Sam's Shorts

If you’ve ever wanted to dive deeper into Twain's works but haven't known where to start, Sam’s Shorts is your opportunity!

Each month, we’re bringing you a brief passage from one of his less-familiar works, including his speeches, essays, short stories, and letters, and inviting you to read, reflect, and respond. Then we’ll share what we learned from your responses, answer some of your questions, and tell you a bit more about the background and context of the piece. Your responses help us develop new programs for adults and teach Twain’s writing to students. They’ll also help us pick new shorts for you to read and enjoy!

You can also read all previous Sam’s Shorts selections with reader feedback and additional context, and learn more with our companion podcast.

Excerpt from a letter to William Dean Howells, January 25, 1900

Privately speaking, this is a sordid and criminal war, and in every way shameful and excuseless. Every day I write (in my head) bitter magazine articles about it, but I have to stop with that. For England must not fall; it would mean an inundation of Russian and German political degradations which would envelop the globe and steep it in a sort of Middle-Age night and slavery which would last till Christ comes again. Even wrong—and she is wrong—England must be upheld. He is an enemy of the human race who shall speak against her now. Why was the human race created? Or at least why wasn’t something creditable created in place of it. God had his opportunity. He could have made a reputation. But no, He must commit this grotesque folly—a lark which must have cost him a regret or two when He came to think it over and observe effects. For a giddy and unbecoming caprice there has been nothing like it till this war. I talk the war with both sides—always waiting until the other man introduces the topic. Then I say “My head is with the Briton, but my heart and such rags of morals as I have are with the Boer—now we will talk, unembarrassed and without prejudice.” And so we discuss, and have no trouble.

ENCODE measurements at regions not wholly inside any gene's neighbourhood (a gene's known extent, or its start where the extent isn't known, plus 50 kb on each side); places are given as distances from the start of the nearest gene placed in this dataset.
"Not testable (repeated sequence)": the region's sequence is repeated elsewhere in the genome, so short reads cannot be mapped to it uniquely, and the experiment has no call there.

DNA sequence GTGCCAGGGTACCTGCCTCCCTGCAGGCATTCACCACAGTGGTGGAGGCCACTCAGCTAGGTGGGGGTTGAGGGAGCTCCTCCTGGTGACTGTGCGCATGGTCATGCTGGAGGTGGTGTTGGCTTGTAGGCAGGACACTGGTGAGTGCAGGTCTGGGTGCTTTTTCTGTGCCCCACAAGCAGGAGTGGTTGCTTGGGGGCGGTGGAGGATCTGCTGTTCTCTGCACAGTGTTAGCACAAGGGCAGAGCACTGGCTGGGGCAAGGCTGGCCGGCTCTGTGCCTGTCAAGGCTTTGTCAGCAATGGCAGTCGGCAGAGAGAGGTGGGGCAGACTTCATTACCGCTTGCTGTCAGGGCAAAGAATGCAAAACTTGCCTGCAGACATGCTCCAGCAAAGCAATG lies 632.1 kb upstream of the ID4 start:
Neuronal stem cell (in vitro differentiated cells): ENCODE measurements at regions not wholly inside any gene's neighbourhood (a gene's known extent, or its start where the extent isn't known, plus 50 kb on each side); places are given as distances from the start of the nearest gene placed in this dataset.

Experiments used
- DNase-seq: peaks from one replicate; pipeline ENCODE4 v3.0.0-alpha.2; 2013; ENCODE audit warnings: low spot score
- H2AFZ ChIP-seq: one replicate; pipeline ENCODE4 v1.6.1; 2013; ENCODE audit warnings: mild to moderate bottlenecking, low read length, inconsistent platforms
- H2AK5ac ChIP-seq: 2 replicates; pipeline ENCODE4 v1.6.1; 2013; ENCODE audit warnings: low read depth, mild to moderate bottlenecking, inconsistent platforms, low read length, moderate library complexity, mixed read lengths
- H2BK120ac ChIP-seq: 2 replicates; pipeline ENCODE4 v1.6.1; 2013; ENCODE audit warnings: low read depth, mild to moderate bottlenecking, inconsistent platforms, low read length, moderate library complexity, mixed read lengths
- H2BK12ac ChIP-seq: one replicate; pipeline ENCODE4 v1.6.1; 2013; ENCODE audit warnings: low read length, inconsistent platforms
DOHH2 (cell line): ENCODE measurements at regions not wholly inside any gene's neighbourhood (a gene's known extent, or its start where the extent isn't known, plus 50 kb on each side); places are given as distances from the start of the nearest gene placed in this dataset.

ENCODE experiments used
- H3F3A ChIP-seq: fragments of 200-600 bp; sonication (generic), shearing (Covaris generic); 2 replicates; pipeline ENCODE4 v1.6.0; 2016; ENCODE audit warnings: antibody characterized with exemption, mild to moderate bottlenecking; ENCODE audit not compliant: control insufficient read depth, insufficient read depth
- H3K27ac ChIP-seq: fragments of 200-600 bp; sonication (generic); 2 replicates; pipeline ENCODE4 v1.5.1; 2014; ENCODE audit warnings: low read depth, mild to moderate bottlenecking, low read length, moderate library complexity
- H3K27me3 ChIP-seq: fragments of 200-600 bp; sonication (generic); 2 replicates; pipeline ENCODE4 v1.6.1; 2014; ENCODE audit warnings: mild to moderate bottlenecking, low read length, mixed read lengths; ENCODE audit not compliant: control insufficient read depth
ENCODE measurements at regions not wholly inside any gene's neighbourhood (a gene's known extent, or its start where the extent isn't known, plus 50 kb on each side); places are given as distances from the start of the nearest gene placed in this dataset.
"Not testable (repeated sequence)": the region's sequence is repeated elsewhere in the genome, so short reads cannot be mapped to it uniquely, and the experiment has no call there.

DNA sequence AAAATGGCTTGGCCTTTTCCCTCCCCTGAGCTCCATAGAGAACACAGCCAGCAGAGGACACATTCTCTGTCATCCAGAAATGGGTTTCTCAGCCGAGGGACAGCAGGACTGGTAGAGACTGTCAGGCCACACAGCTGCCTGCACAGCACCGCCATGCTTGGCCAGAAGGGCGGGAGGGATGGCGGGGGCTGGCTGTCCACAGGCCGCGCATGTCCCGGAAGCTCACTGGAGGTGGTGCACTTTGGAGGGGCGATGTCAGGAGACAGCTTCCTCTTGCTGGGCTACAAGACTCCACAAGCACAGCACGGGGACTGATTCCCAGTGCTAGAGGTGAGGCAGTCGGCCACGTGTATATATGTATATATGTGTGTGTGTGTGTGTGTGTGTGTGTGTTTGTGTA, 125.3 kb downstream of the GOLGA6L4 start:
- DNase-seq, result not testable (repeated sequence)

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Programs at The Mark Twain House & Museum are made possible in part by support from the Connecticut Department of Economic and Community Development, Office of the Arts, and the Greater Hartford Arts Council’s United Arts Campaign and its Travelers Arts Impact Grant program with major support from The Travelers Foundation.